MIT Researchers Unveil Climate Roulette Wheel

Scientists from MIT revealed the most comprehensive study so far on climate change and, as usual, the latest news is not good.

Projected warming of the planet will be at least twice as bad as previously believed, and could kill billions this century unless there is “rapid and massive action” on reducing global carbon emissions.

So freaked out are the researchers by these results, they resorted to using a roulette wheel to illustrate just how dangerous the do-nothing option is.

The MIT scientists published the peer-reviewed results in the Journal of Climate showing a 90% probability of global temperature will rise as much as 7.4 degrees Celsius, more than twice the previous projection from 2003.

A Question of Framing

What a difference a year can make. While the consensus on the Hill may not have grown stronger in the interim—I’m looking at you, House Republicans—the American public seems to be increasingly wising up to the idea that global warming is, in fact, a real threat and not some nefarious liberal plot to deprive it of its God-given right to pollute.

That is the principal finding of a new survey, entitled “Global Warming’s Six Americas,” that was released this past week by the Center for American Progress. The survey, which the authors describe as an “audience segmentation analysis,” splits the American public into six distinct groups based on their level of engagement with global warming: alarmed, concerned, cautious, disengaged, doubtful, and dismissive.

The authors polled 2,129 American adults in the fall of 2008 on a variety of issues related to global warming, including risk perceptions, policy preferences, and values.

US Chamber of Commerce Implodes on Climate Policy

us chamber of commerce logo

The wheels are falling off the US Chamber of Commerce’s long-standing opposition to meaningful American climate policy. Why? Because their own members are demanding this Capitol Hill powerhouse move into the 21st century.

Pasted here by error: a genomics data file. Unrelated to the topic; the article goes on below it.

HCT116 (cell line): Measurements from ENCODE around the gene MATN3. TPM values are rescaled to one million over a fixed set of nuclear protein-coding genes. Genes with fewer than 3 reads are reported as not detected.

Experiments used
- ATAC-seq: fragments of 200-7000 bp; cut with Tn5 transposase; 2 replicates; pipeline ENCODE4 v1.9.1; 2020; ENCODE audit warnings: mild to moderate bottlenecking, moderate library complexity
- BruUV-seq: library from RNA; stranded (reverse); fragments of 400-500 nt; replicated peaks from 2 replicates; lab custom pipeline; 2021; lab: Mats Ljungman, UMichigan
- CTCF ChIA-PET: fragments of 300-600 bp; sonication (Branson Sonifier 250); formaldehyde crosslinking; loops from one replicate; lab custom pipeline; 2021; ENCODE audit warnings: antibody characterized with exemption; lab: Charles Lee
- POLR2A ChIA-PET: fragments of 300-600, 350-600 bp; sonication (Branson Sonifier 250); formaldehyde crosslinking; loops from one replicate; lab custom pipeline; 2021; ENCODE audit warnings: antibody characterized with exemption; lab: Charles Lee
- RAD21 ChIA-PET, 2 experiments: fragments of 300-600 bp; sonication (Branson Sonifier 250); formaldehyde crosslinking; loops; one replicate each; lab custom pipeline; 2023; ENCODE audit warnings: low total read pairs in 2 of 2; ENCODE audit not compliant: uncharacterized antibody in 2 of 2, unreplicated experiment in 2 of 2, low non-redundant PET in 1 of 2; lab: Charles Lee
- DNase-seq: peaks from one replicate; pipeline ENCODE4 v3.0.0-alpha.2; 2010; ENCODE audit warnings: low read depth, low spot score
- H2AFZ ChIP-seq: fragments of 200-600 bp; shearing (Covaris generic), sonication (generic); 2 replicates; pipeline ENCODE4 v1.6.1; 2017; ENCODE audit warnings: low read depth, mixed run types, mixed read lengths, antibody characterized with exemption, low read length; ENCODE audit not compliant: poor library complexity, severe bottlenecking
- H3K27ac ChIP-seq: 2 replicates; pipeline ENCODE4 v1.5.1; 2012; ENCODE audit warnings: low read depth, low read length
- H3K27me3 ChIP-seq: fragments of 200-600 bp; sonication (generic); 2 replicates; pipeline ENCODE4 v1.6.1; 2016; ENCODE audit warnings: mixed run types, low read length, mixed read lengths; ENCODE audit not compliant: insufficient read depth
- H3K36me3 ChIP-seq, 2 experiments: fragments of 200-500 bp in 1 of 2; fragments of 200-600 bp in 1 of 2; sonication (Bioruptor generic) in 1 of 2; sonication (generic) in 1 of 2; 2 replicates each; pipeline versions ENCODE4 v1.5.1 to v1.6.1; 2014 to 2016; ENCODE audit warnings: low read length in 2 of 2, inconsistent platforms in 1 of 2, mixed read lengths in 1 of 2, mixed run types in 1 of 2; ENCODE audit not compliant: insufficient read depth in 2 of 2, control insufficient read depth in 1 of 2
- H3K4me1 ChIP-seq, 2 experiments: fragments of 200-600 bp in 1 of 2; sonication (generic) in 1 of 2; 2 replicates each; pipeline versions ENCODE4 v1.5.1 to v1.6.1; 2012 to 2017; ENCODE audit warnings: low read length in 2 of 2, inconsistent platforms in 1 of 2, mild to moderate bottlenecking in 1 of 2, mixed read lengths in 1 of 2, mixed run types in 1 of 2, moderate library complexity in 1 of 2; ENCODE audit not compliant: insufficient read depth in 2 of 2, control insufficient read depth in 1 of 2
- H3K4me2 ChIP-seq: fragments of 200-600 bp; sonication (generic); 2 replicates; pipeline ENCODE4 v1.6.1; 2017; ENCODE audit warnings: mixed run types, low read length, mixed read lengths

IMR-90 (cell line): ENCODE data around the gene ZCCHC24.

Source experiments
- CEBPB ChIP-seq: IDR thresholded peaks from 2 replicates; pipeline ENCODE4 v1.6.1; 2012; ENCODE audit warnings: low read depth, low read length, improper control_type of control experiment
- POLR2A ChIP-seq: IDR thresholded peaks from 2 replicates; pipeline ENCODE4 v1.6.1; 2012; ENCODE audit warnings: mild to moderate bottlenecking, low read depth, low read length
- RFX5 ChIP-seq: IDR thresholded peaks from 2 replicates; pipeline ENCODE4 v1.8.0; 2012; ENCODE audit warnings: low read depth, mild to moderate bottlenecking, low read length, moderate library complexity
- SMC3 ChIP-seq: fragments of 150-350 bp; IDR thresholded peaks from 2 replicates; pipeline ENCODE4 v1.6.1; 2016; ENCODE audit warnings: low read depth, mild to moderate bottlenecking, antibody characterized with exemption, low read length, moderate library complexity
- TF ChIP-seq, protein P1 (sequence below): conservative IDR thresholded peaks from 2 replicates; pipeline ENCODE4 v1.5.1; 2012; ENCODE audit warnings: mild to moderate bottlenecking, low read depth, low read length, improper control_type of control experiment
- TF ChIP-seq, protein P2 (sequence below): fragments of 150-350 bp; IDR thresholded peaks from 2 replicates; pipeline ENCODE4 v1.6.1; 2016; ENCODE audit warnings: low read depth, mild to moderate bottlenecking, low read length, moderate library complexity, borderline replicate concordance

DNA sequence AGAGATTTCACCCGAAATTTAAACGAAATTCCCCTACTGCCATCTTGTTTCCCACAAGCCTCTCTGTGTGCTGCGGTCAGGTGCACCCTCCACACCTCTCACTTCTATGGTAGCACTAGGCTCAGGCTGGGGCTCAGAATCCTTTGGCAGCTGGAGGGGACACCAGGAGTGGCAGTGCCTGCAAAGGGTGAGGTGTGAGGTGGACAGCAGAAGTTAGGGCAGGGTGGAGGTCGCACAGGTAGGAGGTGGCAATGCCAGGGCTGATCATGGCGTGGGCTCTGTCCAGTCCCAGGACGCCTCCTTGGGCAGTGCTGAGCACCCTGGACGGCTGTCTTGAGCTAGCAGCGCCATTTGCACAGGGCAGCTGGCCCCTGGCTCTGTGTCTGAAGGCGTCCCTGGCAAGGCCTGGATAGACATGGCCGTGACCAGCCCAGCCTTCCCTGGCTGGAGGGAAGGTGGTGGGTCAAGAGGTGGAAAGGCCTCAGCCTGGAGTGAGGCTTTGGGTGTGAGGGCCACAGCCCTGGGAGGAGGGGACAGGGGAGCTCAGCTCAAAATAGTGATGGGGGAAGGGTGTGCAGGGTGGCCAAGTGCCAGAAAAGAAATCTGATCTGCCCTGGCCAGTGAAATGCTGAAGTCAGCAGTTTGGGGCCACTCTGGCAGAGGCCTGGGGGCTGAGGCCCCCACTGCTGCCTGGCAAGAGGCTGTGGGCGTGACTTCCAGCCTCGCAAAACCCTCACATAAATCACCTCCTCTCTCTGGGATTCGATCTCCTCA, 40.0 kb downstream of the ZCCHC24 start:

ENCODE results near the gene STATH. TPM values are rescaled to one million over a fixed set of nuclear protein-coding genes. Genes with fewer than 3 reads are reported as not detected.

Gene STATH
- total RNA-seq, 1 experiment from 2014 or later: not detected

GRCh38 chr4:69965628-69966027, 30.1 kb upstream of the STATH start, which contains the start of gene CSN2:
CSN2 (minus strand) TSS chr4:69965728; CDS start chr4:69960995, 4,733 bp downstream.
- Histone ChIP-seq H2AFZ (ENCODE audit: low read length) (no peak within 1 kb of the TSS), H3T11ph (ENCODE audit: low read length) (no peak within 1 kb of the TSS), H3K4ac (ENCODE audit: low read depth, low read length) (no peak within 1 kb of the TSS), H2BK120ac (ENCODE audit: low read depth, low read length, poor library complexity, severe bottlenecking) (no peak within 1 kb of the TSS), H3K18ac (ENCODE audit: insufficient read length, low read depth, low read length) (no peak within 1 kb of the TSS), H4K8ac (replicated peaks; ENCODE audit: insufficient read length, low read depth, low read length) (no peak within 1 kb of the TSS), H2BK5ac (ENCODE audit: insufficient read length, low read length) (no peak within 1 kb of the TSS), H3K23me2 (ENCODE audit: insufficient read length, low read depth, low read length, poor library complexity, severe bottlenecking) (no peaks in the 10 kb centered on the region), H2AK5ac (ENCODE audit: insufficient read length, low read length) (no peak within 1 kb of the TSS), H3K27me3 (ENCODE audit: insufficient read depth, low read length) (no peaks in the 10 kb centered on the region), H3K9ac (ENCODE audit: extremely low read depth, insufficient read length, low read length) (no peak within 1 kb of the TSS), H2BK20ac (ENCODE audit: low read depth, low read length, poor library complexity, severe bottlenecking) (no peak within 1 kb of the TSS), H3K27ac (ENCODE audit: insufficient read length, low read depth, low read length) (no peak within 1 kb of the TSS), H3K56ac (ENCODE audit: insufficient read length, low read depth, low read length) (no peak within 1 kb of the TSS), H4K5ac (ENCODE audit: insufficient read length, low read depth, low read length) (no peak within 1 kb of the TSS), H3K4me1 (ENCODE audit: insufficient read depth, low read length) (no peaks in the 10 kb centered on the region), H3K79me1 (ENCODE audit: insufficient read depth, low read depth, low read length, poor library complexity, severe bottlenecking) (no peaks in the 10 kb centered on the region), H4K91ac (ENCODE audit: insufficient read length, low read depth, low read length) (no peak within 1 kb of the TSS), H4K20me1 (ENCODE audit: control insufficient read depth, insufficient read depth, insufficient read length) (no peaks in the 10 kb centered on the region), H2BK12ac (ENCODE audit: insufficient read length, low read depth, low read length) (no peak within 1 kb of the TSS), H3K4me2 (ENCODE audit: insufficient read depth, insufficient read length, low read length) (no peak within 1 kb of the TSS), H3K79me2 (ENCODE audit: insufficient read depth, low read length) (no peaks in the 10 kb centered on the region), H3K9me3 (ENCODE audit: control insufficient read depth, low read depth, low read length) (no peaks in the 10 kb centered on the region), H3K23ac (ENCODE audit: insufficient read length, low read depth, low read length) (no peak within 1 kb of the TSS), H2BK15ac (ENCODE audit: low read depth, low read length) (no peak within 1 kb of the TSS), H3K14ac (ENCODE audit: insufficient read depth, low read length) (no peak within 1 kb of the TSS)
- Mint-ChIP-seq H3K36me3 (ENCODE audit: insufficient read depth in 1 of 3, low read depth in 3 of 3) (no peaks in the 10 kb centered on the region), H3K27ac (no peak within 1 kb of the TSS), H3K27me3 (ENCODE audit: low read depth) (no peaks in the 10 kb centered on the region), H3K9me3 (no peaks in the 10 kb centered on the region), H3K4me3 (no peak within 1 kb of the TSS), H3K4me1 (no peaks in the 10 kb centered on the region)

Household names as Nike and Johnson & Johnson are apparently embarrassed by the dinosaur attitude of the nation’s largest commercial lobby group.

Johnson & Johnson sent a letter demanding that the Chamber to refrain from making comments on climate change unless they “reflect the full range of views, especially those of Chamber members advocating for congressional action.”

Nike has also been “vocal” with the Chamber’s leaders “about wanting them to take a more progressive stance on the issue of climate change.”

The Oceans v. EPA

Out of sight, out of mind,” is a pithy saying that aptly sums up the attitude most industrialized countries have toward ocean acidification. While there has been much (justified) hand-wringing about the terrestrial impacts of climate change, policymakers have largely ignored the threats posed by acidic seas – which are considerable.

For one, ocean acidification could wipe out a significant fraction of the world’s coral reefs – perhaps even all of them – by mid-century if we don’t curb our emissions. In late 2007, 17 marine biologists co-authored a review article in Science in which they warned that, under a worst-case emissions scenario (450 – 500 ppm and a temperature increase larger than 5.4°C), all reefs could disappear, taking up to half of all marine life with them.

The Fantasy of "Green Bitumen"

The petro state of Alberta has outdone itself again. The Canadian province best known as home of the tar sands recently named former Syncrude executive Eric Newell to head up a multi-million provincial climate change fund. With no apparent irony, the province apparently felt that someone from the industry with the fastest growing emissions in Canada would be the best choice for this high profile job.

Newell now becomes president of the Climate Change and Emissions Management Corp, a provincial government scheme where companies that release more than 100,000 tonnes of CO2 per year are supposed to reduce their intensities by 12% or pay $15 per tonne above their target.


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